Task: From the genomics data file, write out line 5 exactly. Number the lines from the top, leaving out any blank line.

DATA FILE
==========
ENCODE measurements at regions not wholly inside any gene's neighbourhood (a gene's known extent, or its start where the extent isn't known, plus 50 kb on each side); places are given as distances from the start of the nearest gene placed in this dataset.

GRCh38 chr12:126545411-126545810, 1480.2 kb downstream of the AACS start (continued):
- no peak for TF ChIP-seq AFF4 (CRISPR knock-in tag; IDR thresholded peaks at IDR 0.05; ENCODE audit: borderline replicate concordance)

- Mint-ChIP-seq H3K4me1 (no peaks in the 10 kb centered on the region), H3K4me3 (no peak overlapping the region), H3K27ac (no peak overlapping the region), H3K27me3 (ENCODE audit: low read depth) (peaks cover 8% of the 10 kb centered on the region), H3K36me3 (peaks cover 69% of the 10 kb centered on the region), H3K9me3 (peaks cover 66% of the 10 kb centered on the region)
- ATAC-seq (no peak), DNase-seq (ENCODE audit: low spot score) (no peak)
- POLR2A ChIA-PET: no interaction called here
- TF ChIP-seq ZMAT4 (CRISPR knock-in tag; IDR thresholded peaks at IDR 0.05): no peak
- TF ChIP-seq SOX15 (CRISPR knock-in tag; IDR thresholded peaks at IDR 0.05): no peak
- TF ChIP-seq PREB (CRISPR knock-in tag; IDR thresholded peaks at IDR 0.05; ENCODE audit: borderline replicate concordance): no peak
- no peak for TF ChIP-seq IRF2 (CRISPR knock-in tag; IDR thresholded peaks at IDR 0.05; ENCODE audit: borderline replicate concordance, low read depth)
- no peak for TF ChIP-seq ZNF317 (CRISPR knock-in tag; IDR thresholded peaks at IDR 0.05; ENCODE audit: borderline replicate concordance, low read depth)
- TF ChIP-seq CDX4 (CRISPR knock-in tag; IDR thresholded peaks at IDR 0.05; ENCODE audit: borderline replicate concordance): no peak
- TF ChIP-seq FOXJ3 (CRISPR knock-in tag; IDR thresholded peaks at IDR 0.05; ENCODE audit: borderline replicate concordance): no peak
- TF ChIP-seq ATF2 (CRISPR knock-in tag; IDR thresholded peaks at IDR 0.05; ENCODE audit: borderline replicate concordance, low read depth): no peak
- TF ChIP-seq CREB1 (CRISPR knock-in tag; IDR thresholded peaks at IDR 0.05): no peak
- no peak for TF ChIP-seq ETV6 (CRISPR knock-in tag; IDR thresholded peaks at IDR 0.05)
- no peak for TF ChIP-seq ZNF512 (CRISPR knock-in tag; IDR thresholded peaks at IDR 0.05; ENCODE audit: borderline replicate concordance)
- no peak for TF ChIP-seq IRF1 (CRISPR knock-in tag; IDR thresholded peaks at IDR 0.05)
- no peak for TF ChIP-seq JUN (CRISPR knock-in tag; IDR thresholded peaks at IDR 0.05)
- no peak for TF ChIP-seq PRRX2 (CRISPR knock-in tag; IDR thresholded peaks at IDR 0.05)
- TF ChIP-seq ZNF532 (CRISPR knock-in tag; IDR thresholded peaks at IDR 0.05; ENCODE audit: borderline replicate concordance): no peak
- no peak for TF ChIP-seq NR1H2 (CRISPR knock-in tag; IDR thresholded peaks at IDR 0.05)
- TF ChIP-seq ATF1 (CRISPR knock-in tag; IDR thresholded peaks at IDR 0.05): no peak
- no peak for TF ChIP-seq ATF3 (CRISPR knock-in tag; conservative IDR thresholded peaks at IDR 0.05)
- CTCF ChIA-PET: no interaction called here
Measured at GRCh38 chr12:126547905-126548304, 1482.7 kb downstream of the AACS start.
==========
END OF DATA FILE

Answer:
- ATAC-seq (no peak), DNase-seq (ENCODE audit: low spot score) (no peak)